Averaged by month, the counts of bacteria at Samish River monitoring sites are lower in 2012 (green columns) than in 2010 or 2011. Click the chart to see the full size version.
The Skagit Conservation District provides free technical assistance to local small farm landowners interested in improving their property and developing and implementing a farm plan. A farm plan is a series of actions developed to meet the goals of each individual landowner while protecting water quality and the natural resources.
Some of the things considered in a farm plan are farm size, soil type, slope of the land, proximity to streams or bodies of water, and types of livestock or crops.
EPA approved the Samish Bay Watershed TMDL and Implementation Plan in the fall of 2009. Currently, in 2010 to 2014, the TMDL is in active implementation, with Skagit County and a number of local organizations and Tribes working together to reduce fecal coliform through a new, 3-year grant from EPA (Skagit County's Focusing on the Samish website). Many activities are described in Skagit Conservation District’s newsletter.
In the fall of 2009, working with more than 20 state, federal, and local agencies and nonprofit organizations and Tribes, Ecology spearheaded the Clean Samish Initiative (see Ecology’s Focus on Clean Samish Initiative). This speeded-up effort provided coordination with agencies and citizens to implement cleanup actions that would quickly lead to improvements in water quality. In 2011, additional attention and resources were focused on the Samish through the Puget Sound Partnership because the state Department of Health downgraded the shellfish harvest classification for Samish Bay. The downgrade was a response to high bacteria loads carried by the Samish River to the bay during storm events in the spring.
Although the load carried by the river appears to have decreased over the past five years, there is still too much pollution in the watershed and shellfish bed closures are still a problem.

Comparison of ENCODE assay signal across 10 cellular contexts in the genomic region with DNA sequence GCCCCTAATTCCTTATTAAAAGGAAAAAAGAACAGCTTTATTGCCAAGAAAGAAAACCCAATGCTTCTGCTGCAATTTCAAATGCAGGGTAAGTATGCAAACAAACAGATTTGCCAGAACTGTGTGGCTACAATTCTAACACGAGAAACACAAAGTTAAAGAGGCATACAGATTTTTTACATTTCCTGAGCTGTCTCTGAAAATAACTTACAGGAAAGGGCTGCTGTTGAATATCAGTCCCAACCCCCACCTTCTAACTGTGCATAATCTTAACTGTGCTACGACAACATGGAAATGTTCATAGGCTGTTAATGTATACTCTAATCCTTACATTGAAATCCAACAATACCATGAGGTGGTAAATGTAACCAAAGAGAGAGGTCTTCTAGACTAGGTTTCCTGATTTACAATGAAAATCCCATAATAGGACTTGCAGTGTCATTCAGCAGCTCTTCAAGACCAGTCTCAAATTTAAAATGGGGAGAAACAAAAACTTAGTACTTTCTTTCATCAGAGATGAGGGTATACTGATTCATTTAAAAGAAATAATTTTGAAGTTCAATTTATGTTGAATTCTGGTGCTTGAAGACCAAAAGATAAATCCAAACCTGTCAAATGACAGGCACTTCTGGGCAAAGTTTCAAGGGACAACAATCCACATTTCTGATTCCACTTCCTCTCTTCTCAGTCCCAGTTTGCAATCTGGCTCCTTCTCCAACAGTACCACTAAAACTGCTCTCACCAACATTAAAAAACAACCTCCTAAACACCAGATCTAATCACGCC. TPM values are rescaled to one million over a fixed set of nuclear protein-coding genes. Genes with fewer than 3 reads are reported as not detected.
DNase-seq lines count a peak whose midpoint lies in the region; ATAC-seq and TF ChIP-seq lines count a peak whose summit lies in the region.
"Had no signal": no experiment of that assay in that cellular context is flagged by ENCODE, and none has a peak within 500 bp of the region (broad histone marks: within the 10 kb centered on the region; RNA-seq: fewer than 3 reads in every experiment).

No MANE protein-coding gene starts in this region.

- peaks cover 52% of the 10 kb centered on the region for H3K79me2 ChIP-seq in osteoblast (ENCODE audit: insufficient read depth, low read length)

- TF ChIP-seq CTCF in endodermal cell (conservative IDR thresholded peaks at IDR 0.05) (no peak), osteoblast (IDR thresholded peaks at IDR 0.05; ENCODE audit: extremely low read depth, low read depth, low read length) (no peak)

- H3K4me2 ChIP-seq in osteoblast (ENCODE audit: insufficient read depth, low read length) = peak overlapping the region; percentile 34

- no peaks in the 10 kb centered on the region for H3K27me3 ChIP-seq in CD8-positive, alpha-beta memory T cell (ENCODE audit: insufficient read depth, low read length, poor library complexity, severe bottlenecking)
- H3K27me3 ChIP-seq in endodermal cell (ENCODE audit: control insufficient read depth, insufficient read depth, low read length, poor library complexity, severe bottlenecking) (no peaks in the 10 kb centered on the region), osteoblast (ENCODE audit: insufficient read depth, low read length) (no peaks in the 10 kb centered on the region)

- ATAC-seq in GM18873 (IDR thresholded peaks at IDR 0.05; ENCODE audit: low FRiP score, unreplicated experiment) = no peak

In spring and fall of 2012, fourteen out of 31 shellfish bed closures were confirmed (45%). In comparison, in 2013 fourteen out of 26 closures were confirmed (54%). Under the Clean Samish Initiative, Ecology and Skagit County are working together to inspect properties along highly-polluted reaches of the Samish where livestock access may affect the river and stream. The most recent Clean Samish Initiative accomplishments are in a quarterly report.
How Ecology conducts inspections presentation
With help, we've found sound sources.
TMDL and Implementation Plan (Ecology publications):
Public health is at risk: The fecal coliform bacteria and nutrients that end up in Samish Bay can prevent us from safely using the Bay for recreation and shellfish harvest. Between Oct 1, 2012 and March 1, 2013, there were 18 shellfish-bed closures in Samish Bay. 13 of them were immediately reopened after bacteria levels were found to be below conditions requiring closure. All the closures were related to rain events that carried high numbers of fecal coliform bacteria to the bay from throughout the watershed. (The state Dept. of Health monitors marine waters and has the authority to keep commercial shellfish beds open or close them if marine water quality is compromised.)
Washington State Department of Ecology completed a study of the Samish watershed to determine the sources of bacteria and develop a plan for cleanup. Partners in this effort are Skagit County agencies, state departments of Health and Agriculture, Skagit Conservation District, and Skagit Stream Team, an organization of citizens who help monitor water quality.
The study shows that 70% of bacteria loading to Samish Bay comes from the Samish River, above the locations around the Bay where waterfowl congregate. Any bacteria loading from the waterfowl is in addition to the heavy load discharged from the river.
Fecal coliform bacteria enter streams and ditches when rainfall washes bacteria off our backyards and farms. The bacteria may come from onsite sewage systems or from improperly managed animal waste. It can come from either commercial or small non-commercial farms.
The annual inspection requirement for alternative septic systems (and once every 3 years for conventional systems) is in state law (WAC 246-272A, Section 0270). All 12 counties bordering Puget Sound were required to adopt the code by July 2007, and establish onsite sewage management plans. The Samish TMDL does not set the Operation & Maintenance requirement for inspections. The requirement is already firmly established by the Washington State Board of Health and each county’s Board of Health. If anything, the establishment of the Marine Recovery Areas (based on data showing water quality problems) and the TMDL study itself indicate there is a good basis for requiring annual O&M inspections.
Fecal coliform bacteria reductions needed for reaches of Samish water bodies to meet state water quality standards and to open more Samish Bay area to shellfish harvest.
(Ecology TMDL study November 2008)
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